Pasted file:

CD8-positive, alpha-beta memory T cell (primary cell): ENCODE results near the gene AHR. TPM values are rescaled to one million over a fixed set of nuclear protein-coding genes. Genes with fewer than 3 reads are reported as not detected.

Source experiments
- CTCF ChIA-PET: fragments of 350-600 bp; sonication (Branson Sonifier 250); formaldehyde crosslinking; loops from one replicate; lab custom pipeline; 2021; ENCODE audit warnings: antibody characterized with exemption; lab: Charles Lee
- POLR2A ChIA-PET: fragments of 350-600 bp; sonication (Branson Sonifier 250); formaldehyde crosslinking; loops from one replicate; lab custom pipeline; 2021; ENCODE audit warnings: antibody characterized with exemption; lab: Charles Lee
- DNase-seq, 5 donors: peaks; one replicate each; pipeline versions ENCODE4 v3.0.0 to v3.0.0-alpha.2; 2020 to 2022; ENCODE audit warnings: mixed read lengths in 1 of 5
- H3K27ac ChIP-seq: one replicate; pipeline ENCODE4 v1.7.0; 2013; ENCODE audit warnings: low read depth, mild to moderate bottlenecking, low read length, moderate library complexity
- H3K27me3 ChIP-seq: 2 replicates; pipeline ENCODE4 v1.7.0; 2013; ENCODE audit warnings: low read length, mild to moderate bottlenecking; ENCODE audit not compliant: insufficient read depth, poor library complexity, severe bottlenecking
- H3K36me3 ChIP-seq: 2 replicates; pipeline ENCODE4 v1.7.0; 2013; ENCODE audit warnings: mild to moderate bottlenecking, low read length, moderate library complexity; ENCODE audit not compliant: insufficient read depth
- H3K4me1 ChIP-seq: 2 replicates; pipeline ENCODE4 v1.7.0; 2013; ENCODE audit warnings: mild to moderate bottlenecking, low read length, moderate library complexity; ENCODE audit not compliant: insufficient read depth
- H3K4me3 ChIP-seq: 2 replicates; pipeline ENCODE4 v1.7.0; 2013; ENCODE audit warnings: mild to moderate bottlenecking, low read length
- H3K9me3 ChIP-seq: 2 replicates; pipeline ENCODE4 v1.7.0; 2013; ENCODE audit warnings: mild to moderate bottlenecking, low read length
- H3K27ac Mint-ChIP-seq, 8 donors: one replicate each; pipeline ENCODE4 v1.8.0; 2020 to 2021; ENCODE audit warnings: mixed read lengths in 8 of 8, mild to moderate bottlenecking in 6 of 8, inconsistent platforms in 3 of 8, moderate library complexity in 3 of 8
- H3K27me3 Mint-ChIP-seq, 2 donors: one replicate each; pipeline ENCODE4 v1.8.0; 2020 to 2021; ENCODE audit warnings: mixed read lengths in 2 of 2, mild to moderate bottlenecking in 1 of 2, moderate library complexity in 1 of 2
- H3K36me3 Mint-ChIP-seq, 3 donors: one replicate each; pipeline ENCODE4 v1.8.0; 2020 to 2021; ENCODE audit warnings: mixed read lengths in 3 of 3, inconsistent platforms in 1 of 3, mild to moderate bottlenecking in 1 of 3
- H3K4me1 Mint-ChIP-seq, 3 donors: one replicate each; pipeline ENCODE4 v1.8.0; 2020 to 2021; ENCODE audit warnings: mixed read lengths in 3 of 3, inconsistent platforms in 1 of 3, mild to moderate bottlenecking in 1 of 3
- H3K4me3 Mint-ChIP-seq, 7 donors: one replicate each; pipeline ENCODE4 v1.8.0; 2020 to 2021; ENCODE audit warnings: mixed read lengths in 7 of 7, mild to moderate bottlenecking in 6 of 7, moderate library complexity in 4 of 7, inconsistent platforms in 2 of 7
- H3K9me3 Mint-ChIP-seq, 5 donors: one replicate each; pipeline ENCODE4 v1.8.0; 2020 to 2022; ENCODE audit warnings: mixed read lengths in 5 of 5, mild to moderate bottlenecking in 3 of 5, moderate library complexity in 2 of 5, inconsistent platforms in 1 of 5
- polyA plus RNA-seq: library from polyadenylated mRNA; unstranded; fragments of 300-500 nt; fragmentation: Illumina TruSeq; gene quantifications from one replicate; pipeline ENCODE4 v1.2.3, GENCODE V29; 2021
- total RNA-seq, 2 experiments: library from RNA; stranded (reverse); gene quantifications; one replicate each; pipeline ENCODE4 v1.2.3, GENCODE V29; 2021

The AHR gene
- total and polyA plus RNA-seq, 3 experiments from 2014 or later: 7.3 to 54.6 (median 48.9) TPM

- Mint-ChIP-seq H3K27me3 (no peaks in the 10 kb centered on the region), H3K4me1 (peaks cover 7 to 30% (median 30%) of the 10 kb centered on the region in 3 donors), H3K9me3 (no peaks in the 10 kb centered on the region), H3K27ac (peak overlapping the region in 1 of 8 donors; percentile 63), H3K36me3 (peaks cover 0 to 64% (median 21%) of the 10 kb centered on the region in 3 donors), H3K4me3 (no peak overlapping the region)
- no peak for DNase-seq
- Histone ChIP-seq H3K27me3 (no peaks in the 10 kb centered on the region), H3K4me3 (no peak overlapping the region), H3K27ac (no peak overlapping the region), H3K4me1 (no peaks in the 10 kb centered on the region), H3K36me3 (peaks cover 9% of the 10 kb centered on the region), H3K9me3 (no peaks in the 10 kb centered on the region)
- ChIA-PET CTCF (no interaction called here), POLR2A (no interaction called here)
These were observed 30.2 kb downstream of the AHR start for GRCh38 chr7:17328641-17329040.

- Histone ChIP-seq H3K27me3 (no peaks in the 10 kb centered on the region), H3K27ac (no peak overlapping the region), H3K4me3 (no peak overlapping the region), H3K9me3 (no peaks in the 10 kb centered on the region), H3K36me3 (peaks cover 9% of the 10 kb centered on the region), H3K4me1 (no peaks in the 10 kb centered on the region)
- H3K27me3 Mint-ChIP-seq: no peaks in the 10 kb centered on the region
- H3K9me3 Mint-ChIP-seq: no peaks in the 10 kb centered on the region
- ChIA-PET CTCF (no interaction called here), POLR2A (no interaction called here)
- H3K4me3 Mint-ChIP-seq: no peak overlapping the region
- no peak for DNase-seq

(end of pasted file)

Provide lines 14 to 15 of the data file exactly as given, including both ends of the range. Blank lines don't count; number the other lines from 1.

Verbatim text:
- H3K36me3 Mint-ChIP-seq, 3 donors: one replicate each; pipeline ENCODE4 v1.8.0; 2020 to 2021; ENCODE audit warnings: mixed read lengths in 3 of 3, inconsistent platforms in 1 of 3, mild to moderate bottlenecking in 1 of 3
- H3K4me1 Mint-ChIP-seq, 3 donors: one replicate each; pipeline ENCODE4 v1.8.0; 2020 to 2021; ENCODE audit warnings: mixed read lengths in 3 of 3, inconsistent platforms in 1 of 3, mild to moderate bottlenecking in 1 of 3